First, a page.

THE TERESIAN EPISTOLARY OR THE BACKSTAGE OF FOUNDINGS AND REFORMS:THE CONSTRUCTION OF POWER IN THE LETTERS OF SAINT THERESE OF AVILA

Open Access
Author:
De Jesus, Arlette M.
Graduate Program:
Spanish
Degree:
Doctor of Philosophy
Document Type:
Dissertation
Date of Defense:
March 05, 2010
Committee Members:
  • Mary Elizabeth Barnard, Dissertation Advisor
  • Mary Elizabeth Barnard, Committee Chair
  • Julia Cuervo Hewitt, Committee Member
  • Thomas Oliver Beebee, Committee Member
  • John Andres Ochoa, Committee Member
Keywords:
  • Saint Theresa of Avila
  • Golden Age Literature
  • Epistolary
  • Teresa de Jesús
Abstract:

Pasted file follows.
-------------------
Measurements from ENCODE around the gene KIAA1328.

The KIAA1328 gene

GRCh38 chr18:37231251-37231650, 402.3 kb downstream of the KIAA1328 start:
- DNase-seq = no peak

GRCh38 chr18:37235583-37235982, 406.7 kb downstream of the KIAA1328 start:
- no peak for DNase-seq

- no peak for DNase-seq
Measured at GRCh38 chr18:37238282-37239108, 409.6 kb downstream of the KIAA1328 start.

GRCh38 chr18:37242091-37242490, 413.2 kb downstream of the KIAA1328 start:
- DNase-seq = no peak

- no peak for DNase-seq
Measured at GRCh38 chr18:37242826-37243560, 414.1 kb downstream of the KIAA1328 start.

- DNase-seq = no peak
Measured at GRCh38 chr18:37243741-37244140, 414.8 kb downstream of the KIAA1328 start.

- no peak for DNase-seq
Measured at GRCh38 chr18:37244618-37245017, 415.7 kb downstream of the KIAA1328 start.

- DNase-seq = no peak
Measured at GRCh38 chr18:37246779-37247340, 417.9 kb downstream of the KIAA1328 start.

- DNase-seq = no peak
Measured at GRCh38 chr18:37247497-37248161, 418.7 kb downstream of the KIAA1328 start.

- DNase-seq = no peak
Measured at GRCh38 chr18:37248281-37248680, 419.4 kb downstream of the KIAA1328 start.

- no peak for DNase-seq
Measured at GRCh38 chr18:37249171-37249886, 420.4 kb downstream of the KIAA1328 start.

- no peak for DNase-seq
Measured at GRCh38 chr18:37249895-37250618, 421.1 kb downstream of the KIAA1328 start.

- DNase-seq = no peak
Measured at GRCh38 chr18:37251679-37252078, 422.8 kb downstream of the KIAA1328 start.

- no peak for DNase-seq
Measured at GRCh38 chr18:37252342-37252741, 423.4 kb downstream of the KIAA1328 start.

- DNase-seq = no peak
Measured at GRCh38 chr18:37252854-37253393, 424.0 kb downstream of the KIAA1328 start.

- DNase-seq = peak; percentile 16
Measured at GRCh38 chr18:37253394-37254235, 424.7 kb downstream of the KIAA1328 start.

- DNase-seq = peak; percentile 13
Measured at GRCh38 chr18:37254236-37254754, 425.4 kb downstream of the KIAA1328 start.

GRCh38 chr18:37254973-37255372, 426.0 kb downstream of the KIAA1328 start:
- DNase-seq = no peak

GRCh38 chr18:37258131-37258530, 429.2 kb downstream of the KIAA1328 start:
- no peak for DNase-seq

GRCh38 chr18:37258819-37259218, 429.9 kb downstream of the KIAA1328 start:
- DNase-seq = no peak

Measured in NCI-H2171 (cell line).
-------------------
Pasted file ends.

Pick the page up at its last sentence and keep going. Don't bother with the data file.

Teresa de Jesús is one of the most studied authors of the sixteenth and seventeenth centuries, the Spanish Golden Age. Studies devoted to her work concentrate on style, lineage, and matters of spirituality. Critical works have mainly focused on her autobiography, Libro de su vida, and Las moradas del castillo interior, but her epistolary production has recently attracted attention from several critics, among them, Joan Cammarata, Alison Weber, Pilar Cocejo, and Barbara Mujica. This study will examine the Epistles of Teresa of Jesús, in particular the letters to King Philip II, María Mendoza (a lady of the nobility who helps Teresa in founding the convent in Valladolid), María de San José (prioress of the convent of the Carmelites in Seville), and Gracián (her confessor and spiritual director). It explores ways in which Teresa, through her letters, seeks a position of power and authority, fashioning for herself a voice within a male church hierarchy. In a society where the Inquisition had the power to impose and sanction the practices of Catholic orthodoxy, Teresa manages to become a noted reformer and founder of Carmelite convents. She writes about her spiritual experiences, knowing that this could very well cost her her own life. This study is a testament to the courage of a woman who opted to use the pen as an instrument of power.